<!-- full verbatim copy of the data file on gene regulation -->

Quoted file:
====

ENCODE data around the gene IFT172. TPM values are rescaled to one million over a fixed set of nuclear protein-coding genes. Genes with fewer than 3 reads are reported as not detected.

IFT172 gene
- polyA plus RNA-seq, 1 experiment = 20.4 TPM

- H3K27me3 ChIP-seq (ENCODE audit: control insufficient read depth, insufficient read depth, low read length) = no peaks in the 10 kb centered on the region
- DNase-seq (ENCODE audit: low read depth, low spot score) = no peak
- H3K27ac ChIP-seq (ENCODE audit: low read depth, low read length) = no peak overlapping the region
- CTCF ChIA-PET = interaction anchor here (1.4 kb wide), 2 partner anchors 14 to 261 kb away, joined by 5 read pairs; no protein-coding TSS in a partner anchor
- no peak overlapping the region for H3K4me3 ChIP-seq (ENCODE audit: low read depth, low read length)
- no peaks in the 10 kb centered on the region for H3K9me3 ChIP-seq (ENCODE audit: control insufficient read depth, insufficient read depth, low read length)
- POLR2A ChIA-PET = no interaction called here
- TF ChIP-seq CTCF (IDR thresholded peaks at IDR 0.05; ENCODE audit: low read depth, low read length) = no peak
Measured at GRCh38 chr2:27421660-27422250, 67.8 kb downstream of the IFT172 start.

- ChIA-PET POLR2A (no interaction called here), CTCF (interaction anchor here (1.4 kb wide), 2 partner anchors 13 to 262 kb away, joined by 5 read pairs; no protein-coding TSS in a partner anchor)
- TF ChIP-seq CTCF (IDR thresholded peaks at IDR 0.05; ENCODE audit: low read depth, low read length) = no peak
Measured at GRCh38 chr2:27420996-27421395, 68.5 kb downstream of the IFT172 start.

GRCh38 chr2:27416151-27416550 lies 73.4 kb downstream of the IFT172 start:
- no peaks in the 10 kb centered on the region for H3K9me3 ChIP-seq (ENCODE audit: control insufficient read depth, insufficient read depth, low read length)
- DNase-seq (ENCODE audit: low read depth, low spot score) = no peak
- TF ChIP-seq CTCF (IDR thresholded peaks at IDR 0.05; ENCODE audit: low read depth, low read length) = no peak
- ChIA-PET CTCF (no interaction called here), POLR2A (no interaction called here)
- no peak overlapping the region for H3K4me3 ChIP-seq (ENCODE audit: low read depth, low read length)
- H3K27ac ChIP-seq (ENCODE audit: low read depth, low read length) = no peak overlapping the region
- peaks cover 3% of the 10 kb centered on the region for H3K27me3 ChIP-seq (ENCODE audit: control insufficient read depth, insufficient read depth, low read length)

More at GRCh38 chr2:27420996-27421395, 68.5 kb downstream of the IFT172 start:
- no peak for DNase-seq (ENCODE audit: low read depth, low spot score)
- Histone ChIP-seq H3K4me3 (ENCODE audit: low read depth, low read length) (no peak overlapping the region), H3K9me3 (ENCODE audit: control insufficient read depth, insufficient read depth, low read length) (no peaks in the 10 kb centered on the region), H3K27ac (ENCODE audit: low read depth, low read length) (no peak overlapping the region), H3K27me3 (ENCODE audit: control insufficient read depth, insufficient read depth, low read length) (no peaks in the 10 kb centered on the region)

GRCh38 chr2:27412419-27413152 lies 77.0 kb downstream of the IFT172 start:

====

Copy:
ENCODE data around the gene IFT172. TPM values are rescaled to one million over a fixed set of nuclear protein-coding genes. Genes with fewer than 3 reads are reported as not detected.

IFT172 gene
- polyA plus RNA-seq, 1 experiment = 20.4 TPM

- H3K27me3 ChIP-seq (ENCODE audit: control insufficient read depth, insufficient read depth, low read length) = no peaks in the 10 kb centered on the region
- DNase-seq (ENCODE audit: low read depth, low spot score) = no peak
- H3K27ac ChIP-seq (ENCODE audit: low read depth, low read length) = no peak overlapping the region
- CTCF ChIA-PET = interaction anchor here (1.4 kb wide), 2 partner anchors 14 to 261 kb away, joined by 5 read pairs; no protein-coding TSS in a partner anchor
- no peak overlapping the region for H3K4me3 ChIP-seq (ENCODE audit: low read depth, low read length)
- no peaks in the 10 kb centered on the region for H3K9me3 ChIP-seq (ENCODE audit: control insufficient read depth, insufficient read depth, low read length)
- POLR2A ChIA-PET = no interaction called here
- TF ChIP-seq CTCF (IDR thresholded peaks at IDR 0.05; ENCODE audit: low read depth, low read length) = no peak
Measured at GRCh38 chr2:27421660-27422250, 67.8 kb downstream of the IFT172 start.

- ChIA-PET POLR2A (no interaction called here), CTCF (interaction anchor here (1.4 kb wide), 2 partner anchors 13 to 262 kb away, joined by 5 read pairs; no protein-coding TSS in a partner anchor)
- TF ChIP-seq CTCF (IDR thresholded peaks at IDR 0.05; ENCODE audit: low read depth, low read length) = no peak
Measured at GRCh38 chr2:27420996-27421395, 68.5 kb downstream of the IFT172 start.

GRCh38 chr2:27416151-27416550 lies 73.4 kb downstream of the IFT172 start:
- no peaks in the 10 kb centered on the region for H3K9me3 ChIP-seq (ENCODE audit: control insufficient read depth, insufficient read depth, low read length)
- DNase-seq (ENCODE audit: low read depth, low spot score) = no peak
- TF ChIP-seq CTCF (IDR thresholded peaks at IDR 0.05; ENCODE audit: low read depth, low read length) = no peak
- ChIA-PET CTCF (no interaction called here), POLR2A (no interaction called here)
- no peak overlapping the region for H3K4me3 ChIP-seq (ENCODE audit: low read depth, low read length)
- H3K27ac ChIP-seq (ENCODE audit: low read depth, low read length) = no peak overlapping the region
- peaks cover 3% of the 10 kb centered on the region for H3K27me3 ChIP-seq (ENCODE audit: control insufficient read depth, insufficient read depth, low read length)

More at GRCh38 chr2:27420996-27421395, 68.5 kb downstream of the IFT172 start:
- no peak for DNase-seq (ENCODE audit: low read depth, low spot score)
- Histone ChIP-seq H3K4me3 (ENCODE audit: low read depth, low read length) (no peak overlapping the region), H3K9me3 (ENCODE audit: control insufficient read depth, insufficient read depth, low read length) (no peaks in the 10 kb centered on the region), H3K27ac (ENCODE audit: low read depth, low read length) (no peak overlapping the region), H3K27me3 (ENCODE audit: control insufficient read depth, insufficient read depth, low read length) (no peaks in the 10 kb centered on the region)

GRCh38 chr2:27412419-27413152 lies 77.0 kb downstream of the IFT172 start: